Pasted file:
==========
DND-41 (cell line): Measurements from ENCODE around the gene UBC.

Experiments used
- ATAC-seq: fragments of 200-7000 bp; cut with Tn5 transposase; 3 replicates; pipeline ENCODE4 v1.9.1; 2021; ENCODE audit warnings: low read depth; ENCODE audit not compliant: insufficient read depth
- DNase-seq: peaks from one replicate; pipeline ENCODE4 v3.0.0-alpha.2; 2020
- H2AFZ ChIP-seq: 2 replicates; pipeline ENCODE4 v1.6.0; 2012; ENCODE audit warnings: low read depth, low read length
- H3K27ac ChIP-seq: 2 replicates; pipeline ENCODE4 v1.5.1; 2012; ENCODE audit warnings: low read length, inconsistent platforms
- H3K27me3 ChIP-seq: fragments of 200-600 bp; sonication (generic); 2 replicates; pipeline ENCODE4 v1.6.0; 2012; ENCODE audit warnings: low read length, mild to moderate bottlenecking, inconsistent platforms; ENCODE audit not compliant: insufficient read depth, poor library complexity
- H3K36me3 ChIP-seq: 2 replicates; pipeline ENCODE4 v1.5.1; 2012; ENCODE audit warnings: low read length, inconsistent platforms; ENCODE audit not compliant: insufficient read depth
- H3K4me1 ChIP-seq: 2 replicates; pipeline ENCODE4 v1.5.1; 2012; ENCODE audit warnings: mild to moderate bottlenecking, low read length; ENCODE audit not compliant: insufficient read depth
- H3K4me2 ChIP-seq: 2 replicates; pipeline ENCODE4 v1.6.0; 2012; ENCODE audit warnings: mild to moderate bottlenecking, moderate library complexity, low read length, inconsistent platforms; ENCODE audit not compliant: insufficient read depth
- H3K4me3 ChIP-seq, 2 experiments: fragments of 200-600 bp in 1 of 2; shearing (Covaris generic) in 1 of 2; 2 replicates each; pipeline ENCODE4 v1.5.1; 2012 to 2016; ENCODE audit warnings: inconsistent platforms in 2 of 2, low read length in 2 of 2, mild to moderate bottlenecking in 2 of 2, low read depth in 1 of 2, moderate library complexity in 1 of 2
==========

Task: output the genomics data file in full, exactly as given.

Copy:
DND-41 (cell line): Measurements from ENCODE around the gene UBC.

Experiments used
- ATAC-seq: fragments of 200-7000 bp; cut with Tn5 transposase; 3 replicates; pipeline ENCODE4 v1.9.1; 2021; ENCODE audit warnings: low read depth; ENCODE audit not compliant: insufficient read depth
- DNase-seq: peaks from one replicate; pipeline ENCODE4 v3.0.0-alpha.2; 2020
- H2AFZ ChIP-seq: 2 replicates; pipeline ENCODE4 v1.6.0; 2012; ENCODE audit warnings: low read depth, low read length
- H3K27ac ChIP-seq: 2 replicates; pipeline ENCODE4 v1.5.1; 2012; ENCODE audit warnings: low read length, inconsistent platforms
- H3K27me3 ChIP-seq: fragments of 200-600 bp; sonication (generic); 2 replicates; pipeline ENCODE4 v1.6.0; 2012; ENCODE audit warnings: low read length, mild to moderate bottlenecking, inconsistent platforms; ENCODE audit not compliant: insufficient read depth, poor library complexity
- H3K36me3 ChIP-seq: 2 replicates; pipeline ENCODE4 v1.5.1; 2012; ENCODE audit warnings: low read length, inconsistent platforms; ENCODE audit not compliant: insufficient read depth
- H3K4me1 ChIP-seq: 2 replicates; pipeline ENCODE4 v1.5.1; 2012; ENCODE audit warnings: mild to moderate bottlenecking, low read length; ENCODE audit not compliant: insufficient read depth
- H3K4me2 ChIP-seq: 2 replicates; pipeline ENCODE4 v1.6.0; 2012; ENCODE audit warnings: mild to moderate bottlenecking, moderate library complexity, low read length, inconsistent platforms; ENCODE audit not compliant: insufficient read depth
- H3K4me3 ChIP-seq, 2 experiments: fragments of 200-600 bp in 1 of 2; shearing (Covaris generic) in 1 of 2; 2 replicates each; pipeline ENCODE4 v1.5.1; 2012 to 2016; ENCODE audit warnings: inconsistent platforms in 2 of 2, low read length in 2 of 2, mild to moderate bottlenecking in 2 of 2, low read depth in 1 of 2, moderate library complexity in 1 of 2